Amador County
Ledger Dispatch

Ledger Dispatch - Page 1


By Caitlyn Schaap

Flip or Flop, Fixer Upper, The Property Brothers. These days there is no shortage of television programming about house flipping, real estate and renovation. But, while most of the papular shows follow couples flipping houses in major cities throughout the US and Canada, what most people might not know is that houses are being flipped right here in the Mother Lode.

The Van Der Veen family has flipped almost 100 homes throughout the Gold County, and it is truly a family venture. Michele is an interior designer, and her husband Ken does much of the hands-on construction with their youngest son, Landon. The couple's daughter, Victoria, serves as their real estate agent and helps Michele with design. Their son, Austin, manages the books. Every member of the family is involved. "Our whole family is involved because our kids grew up in a construction site," Michele laughed. And it's true, despite only really getting into the flipping business in the last few years, the Van Der Veen's have been building and

renovating homes on and off for the better part of almost 30 years."I always knew this is what we needed to do," Michele said.

In fact, their first flip was in 1988! "The crazy thing is that in 1988, my dad actually took my husband and myself to an old house in Orange County and he said "I want to buy this house for you guys. You guys live in it. You guys fix it all up," said Michele. "He wanted us to flip it in 1988! He could see that we had this in us."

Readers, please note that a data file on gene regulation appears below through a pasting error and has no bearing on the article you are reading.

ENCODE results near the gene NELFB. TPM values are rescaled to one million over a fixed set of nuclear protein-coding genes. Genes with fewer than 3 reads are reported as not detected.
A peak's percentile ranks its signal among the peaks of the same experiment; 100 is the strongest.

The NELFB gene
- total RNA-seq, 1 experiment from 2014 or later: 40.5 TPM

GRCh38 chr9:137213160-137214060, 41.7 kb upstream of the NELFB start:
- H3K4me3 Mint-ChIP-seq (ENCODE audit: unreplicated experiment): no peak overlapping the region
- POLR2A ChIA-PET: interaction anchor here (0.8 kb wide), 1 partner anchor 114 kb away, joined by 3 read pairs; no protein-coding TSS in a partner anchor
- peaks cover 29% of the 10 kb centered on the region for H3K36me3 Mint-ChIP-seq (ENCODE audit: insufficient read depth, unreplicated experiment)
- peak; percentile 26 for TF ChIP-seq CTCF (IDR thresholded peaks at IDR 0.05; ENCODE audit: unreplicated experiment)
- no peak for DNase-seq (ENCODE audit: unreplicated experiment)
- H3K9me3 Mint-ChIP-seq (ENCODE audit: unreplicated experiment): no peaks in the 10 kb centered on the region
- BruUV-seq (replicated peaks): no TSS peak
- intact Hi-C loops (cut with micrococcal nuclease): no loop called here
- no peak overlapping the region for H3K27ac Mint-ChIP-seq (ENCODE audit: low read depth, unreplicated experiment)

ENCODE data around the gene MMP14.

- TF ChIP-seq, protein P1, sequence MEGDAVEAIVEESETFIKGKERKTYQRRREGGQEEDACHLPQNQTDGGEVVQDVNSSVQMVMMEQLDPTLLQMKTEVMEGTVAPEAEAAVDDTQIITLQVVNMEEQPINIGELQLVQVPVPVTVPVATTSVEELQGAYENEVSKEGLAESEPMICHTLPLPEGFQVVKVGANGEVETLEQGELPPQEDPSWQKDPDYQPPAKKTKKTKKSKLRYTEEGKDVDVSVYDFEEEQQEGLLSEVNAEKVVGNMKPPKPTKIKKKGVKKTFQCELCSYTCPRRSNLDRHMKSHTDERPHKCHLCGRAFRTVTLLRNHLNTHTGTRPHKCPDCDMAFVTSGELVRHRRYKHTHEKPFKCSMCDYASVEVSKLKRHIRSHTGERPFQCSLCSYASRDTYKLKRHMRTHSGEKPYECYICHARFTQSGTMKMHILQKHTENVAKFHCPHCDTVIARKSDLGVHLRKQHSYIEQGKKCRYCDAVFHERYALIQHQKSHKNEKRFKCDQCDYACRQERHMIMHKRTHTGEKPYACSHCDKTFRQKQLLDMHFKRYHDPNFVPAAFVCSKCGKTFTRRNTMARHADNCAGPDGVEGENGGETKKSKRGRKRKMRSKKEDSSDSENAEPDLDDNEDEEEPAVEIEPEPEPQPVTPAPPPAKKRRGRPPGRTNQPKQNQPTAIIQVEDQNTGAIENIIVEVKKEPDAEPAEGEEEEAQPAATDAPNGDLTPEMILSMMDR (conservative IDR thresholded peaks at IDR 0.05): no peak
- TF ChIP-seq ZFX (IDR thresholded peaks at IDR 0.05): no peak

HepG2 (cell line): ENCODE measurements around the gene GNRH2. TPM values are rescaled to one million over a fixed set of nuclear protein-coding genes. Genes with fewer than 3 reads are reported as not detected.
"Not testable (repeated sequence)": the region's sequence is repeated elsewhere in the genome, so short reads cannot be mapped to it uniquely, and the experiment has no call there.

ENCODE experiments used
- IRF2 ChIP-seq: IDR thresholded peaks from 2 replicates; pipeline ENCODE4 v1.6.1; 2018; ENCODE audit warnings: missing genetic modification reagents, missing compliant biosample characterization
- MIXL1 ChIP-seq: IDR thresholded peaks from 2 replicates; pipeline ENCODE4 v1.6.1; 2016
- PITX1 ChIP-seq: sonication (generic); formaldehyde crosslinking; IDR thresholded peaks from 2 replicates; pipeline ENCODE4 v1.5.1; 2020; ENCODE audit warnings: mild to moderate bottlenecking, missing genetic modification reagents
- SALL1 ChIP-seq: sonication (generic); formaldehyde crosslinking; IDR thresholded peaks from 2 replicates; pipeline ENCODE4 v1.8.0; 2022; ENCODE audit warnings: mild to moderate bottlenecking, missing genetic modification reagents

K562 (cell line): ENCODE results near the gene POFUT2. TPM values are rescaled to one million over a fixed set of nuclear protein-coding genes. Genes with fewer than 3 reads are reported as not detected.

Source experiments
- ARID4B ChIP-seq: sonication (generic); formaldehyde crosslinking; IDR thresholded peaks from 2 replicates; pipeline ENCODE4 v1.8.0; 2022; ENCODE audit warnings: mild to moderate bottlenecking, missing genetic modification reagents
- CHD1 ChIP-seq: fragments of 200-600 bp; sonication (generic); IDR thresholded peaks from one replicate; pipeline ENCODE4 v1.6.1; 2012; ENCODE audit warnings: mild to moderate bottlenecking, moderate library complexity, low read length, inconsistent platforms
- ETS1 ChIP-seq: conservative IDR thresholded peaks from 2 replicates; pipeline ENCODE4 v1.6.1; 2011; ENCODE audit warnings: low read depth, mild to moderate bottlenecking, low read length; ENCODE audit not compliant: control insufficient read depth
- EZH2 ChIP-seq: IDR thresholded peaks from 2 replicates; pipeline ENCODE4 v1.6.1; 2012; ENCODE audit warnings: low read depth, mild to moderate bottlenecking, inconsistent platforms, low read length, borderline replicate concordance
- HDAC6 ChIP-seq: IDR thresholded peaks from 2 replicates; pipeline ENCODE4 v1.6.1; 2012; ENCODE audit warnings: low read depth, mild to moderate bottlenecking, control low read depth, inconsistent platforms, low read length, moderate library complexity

After Michele graduated college with her degree in interior design and Ken graduated with a degree in real estate development, the pair lived in Orange County and started their family, but a downturn in the real estate market led Ken into a different career path. 

At the time, natural food stores like Whole Foods were beginning to take off, and there was an increase demand for organic fruits and vegetables. He was offer a job in packing organic produce like pumpkin, peaches, apricots and cranberry sauce.

He continued in the business when the family moved to Placerville in 1997, where they built a beautiful custom home. "Way back then our children were very hands-on where they could be, in working on building that first house," said Michele.

Ledger Dispatch - Page 2

"I swore that I would never leave that house, because it was a beautiful house, unless we moved to Amador," said Michele. But, first, there was a detour to be taken. Involved in equestrian sports, Michele had become interest in dressed, so the family moved to North Carolina, building a horse farm there, where Michele trained for the 2012 Olympics. 

Meanwhile, her husband's business was taking off. Companies like Chiquita banana and Trader Joe's came to him and wanter him to pack fruit cups, so the family invested millions in equipment. "But the equipment never worked," Michele explained. "It put us out of business."

The family lost millions of dollars and headed back to California to start over. "The joke is we had to move to North Carolina to get to Amador." said Michele. Austin and Victoria began attending Amador High School, while Landon attended Sutter Creek Elementary, and the family began flipping.

They first started in Sacramento, flipping close to 60 homes in the Tahoe Park area. The First house they flipped in Amador County was in Drytown. Neighborhood and location are key factors when flipping a house, so the family was nervous working in a different area with less people. But the risk paid off. "I didn't even get to stage that house before it sold," said Michele.